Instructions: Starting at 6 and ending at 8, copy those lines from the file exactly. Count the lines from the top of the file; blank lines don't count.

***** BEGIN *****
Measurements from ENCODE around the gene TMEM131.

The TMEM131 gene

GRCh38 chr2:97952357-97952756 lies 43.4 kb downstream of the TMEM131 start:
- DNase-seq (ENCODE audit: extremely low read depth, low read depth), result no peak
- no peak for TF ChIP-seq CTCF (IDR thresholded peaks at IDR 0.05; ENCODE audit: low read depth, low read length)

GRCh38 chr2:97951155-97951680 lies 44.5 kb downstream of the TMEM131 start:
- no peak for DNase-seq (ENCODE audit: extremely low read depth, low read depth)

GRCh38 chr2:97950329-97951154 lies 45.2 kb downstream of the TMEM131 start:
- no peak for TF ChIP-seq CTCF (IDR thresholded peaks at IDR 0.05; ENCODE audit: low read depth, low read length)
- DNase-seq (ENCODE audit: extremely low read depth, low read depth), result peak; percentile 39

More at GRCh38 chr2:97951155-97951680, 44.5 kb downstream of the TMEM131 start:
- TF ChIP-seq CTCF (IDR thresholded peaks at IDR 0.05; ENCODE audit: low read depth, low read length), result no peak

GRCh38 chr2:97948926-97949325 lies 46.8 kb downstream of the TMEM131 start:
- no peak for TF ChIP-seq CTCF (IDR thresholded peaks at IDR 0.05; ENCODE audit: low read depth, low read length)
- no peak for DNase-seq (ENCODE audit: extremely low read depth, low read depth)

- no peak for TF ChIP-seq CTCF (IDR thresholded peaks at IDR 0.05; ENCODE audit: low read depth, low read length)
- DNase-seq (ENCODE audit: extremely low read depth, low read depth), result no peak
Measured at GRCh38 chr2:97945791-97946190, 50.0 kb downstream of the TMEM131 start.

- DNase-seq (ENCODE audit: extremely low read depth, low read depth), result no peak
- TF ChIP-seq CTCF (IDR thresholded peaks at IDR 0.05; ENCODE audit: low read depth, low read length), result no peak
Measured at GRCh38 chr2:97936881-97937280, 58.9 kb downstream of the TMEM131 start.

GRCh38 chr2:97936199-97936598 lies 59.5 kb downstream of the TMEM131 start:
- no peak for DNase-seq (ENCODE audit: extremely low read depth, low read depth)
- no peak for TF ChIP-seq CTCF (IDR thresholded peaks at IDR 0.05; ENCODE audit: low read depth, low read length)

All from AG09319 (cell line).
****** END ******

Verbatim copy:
GRCh38 chr2:97951155-97951680 lies 44.5 kb downstream of the TMEM131 start:
- no peak for DNase-seq (ENCODE audit: extremely low read depth, low read depth)

GRCh38 chr2:97950329-97951154 lies 45.2 kb downstream of the TMEM131 start: